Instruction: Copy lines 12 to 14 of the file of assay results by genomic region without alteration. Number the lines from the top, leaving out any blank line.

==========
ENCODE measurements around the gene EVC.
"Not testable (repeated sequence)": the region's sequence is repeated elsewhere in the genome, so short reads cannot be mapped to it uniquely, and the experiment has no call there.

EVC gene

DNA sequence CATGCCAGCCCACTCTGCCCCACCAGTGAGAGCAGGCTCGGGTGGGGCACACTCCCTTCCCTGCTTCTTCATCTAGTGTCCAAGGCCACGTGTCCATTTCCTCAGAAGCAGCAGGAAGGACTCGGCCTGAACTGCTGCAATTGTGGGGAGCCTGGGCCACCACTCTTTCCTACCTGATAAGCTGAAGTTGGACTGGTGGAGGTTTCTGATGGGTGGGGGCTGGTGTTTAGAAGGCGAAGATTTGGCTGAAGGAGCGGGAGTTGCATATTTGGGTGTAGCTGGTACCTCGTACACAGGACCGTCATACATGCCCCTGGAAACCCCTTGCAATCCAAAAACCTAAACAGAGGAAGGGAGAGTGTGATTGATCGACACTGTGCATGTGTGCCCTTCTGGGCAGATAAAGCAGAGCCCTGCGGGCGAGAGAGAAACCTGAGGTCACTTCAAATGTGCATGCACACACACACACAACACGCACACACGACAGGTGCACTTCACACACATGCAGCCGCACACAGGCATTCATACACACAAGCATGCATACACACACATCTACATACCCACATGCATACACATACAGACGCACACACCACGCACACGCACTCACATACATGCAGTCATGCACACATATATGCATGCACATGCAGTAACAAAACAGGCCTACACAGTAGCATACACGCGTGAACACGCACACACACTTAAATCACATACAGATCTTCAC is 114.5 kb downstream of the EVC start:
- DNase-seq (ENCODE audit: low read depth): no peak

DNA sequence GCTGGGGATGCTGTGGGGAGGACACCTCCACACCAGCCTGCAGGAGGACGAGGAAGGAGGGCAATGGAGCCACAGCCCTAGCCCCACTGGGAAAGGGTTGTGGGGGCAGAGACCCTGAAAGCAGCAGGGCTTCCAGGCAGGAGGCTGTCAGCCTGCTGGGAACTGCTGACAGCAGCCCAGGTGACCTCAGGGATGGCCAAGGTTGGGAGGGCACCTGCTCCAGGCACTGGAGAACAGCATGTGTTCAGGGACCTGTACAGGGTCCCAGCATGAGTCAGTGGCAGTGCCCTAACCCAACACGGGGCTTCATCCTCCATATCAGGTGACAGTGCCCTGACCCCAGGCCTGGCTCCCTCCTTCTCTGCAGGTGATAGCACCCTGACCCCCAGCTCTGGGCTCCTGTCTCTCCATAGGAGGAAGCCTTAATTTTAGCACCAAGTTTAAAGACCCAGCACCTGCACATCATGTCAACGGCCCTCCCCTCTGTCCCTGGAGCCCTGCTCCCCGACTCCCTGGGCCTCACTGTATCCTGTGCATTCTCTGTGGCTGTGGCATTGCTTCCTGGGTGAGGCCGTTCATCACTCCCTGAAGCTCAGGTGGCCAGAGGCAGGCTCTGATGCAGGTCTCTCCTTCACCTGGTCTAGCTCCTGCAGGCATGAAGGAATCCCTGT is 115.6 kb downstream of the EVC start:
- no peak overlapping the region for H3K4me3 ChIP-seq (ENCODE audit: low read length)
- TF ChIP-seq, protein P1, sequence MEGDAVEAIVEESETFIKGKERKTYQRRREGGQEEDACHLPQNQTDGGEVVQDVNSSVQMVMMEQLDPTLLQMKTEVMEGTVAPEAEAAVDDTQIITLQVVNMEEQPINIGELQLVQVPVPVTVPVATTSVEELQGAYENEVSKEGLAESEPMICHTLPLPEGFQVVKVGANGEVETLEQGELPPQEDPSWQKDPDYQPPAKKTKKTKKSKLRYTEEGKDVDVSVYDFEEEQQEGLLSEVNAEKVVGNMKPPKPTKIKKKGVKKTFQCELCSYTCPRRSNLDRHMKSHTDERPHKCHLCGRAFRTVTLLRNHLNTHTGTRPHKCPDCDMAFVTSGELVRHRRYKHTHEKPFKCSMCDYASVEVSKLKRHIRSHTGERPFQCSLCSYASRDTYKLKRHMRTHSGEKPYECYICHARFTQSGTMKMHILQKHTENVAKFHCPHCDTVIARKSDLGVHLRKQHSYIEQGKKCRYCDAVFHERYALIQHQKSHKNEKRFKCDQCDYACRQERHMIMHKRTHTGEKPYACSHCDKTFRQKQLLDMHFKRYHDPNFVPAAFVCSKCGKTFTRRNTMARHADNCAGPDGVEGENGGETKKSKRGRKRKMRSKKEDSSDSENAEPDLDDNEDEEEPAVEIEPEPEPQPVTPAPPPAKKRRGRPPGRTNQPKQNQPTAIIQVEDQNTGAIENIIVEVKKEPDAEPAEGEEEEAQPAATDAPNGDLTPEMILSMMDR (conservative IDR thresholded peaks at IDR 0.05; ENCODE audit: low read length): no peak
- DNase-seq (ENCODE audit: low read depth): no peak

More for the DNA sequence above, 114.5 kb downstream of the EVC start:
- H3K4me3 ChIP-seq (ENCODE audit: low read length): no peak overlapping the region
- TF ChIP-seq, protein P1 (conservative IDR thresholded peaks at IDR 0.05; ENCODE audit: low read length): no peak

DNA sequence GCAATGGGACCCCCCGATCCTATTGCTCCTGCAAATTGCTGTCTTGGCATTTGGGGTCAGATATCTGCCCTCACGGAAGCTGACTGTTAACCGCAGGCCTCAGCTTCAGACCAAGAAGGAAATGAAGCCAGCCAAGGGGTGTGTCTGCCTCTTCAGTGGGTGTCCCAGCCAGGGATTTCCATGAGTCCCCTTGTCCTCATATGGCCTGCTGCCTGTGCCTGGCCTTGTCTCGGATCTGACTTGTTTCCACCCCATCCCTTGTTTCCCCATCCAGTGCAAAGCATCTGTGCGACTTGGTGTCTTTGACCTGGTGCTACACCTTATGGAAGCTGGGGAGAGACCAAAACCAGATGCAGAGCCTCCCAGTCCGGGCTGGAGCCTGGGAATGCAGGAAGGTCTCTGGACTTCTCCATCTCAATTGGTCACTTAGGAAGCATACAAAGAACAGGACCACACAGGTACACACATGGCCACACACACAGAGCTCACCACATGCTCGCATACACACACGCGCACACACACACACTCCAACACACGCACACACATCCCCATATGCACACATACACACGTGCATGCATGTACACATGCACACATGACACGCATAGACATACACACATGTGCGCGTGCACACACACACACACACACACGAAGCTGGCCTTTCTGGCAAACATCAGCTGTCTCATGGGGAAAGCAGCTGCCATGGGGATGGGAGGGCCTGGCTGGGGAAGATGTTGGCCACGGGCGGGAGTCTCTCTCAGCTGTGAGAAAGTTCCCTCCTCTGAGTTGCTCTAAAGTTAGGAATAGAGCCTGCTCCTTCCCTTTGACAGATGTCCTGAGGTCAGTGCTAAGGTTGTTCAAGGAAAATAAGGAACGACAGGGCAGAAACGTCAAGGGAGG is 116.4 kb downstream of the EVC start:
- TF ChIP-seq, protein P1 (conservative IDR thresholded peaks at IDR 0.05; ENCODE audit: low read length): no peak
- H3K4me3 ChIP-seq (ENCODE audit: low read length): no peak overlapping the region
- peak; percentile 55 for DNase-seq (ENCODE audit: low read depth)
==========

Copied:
- TF ChIP-seq, protein P1 (conservative IDR thresholded peaks at IDR 0.05; ENCODE audit: low read length): no peak

DNA sequence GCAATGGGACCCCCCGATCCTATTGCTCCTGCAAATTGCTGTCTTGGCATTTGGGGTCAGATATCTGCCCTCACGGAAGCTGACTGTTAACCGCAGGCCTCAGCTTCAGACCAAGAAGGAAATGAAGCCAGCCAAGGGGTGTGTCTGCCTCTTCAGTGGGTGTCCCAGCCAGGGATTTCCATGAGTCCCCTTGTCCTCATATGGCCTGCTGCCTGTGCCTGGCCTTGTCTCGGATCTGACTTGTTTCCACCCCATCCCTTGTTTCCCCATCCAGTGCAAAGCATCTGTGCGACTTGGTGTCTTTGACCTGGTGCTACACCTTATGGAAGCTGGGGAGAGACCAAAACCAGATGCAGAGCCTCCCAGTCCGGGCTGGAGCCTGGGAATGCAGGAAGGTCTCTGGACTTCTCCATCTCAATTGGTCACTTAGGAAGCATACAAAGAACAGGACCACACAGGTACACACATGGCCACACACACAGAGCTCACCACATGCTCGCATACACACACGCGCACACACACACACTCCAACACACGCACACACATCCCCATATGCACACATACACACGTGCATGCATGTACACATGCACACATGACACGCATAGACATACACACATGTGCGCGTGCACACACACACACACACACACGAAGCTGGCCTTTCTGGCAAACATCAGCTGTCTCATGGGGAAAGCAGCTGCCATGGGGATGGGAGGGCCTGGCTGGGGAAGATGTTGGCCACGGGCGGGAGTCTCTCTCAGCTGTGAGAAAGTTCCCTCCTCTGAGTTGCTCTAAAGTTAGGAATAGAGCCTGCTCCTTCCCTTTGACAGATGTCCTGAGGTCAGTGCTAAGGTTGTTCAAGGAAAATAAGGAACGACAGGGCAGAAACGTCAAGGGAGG is 116.4 kb downstream of the EVC start:
- TF ChIP-seq, protein P1 (conservative IDR thresholded peaks at IDR 0.05; ENCODE audit: low read length): no peak